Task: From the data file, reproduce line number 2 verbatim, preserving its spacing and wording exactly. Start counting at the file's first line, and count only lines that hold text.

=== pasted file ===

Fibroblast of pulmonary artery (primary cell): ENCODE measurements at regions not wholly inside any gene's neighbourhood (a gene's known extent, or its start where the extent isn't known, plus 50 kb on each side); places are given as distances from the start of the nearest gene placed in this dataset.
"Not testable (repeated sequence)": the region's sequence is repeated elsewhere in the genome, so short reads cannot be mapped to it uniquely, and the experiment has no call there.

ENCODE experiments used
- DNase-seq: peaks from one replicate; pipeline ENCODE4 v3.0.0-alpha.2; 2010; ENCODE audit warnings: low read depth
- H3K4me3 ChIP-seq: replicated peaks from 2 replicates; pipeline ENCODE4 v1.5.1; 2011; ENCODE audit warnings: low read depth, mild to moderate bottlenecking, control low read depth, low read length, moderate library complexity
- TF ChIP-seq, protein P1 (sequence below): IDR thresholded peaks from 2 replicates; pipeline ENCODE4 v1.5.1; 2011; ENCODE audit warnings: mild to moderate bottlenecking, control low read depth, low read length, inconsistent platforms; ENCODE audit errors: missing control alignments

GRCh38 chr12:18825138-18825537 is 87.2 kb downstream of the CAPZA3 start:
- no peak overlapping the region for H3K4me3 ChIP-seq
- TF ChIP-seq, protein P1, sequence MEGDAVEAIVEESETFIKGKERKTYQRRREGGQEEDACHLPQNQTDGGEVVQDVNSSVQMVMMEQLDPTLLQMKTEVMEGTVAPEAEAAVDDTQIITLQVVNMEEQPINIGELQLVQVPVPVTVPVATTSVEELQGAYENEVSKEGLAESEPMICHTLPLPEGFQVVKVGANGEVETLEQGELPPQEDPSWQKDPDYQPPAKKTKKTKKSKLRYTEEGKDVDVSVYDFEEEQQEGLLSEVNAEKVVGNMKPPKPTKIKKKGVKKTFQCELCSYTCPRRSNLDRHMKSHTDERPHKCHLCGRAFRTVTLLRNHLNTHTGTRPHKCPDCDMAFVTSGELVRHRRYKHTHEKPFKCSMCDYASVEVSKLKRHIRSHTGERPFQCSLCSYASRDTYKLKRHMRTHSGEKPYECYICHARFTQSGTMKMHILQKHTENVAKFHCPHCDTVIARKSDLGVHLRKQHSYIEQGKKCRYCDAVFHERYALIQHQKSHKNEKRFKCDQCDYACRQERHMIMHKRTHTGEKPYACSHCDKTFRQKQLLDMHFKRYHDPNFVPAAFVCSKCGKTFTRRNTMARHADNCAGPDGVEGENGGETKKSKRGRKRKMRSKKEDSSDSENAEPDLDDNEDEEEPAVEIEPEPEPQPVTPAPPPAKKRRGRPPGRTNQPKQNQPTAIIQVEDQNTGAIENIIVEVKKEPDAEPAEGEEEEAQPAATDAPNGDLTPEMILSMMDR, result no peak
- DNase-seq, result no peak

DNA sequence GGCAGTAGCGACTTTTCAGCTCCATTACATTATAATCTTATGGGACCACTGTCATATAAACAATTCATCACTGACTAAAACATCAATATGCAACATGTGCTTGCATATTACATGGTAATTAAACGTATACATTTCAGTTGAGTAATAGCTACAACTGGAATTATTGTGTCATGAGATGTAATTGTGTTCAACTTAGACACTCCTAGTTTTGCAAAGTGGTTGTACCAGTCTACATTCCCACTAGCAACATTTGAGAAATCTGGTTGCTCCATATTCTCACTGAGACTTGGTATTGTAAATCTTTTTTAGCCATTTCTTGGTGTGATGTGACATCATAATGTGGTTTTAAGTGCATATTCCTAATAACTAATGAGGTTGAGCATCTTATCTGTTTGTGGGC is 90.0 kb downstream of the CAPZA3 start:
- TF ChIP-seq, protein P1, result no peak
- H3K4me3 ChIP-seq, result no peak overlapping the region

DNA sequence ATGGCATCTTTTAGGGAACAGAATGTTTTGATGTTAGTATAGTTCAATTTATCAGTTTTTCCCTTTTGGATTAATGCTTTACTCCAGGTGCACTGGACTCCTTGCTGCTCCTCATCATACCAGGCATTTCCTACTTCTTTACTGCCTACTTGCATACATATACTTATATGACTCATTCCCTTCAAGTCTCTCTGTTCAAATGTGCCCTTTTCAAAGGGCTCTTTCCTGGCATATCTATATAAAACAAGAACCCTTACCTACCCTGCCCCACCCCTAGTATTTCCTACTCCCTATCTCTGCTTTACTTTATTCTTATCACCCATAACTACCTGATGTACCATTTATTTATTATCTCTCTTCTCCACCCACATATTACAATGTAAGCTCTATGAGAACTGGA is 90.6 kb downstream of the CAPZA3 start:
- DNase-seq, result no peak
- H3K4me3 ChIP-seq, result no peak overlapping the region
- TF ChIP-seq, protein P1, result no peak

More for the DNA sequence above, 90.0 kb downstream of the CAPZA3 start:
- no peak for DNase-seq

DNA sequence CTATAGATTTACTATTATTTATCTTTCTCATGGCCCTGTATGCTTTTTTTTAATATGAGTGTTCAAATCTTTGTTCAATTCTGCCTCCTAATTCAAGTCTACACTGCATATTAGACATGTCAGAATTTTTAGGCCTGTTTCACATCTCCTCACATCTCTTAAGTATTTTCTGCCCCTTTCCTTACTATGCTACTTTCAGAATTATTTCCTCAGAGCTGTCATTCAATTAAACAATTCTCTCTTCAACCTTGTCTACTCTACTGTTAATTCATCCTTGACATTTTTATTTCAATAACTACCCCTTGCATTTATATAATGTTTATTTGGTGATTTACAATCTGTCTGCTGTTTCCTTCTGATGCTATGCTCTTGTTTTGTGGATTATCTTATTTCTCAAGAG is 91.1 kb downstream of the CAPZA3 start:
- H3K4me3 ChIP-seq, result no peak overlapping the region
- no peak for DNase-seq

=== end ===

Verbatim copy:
"Not testable (repeated sequence)": the region's sequence is repeated elsewhere in the genome, so short reads cannot be mapped to it uniquely, and the experiment has no call there.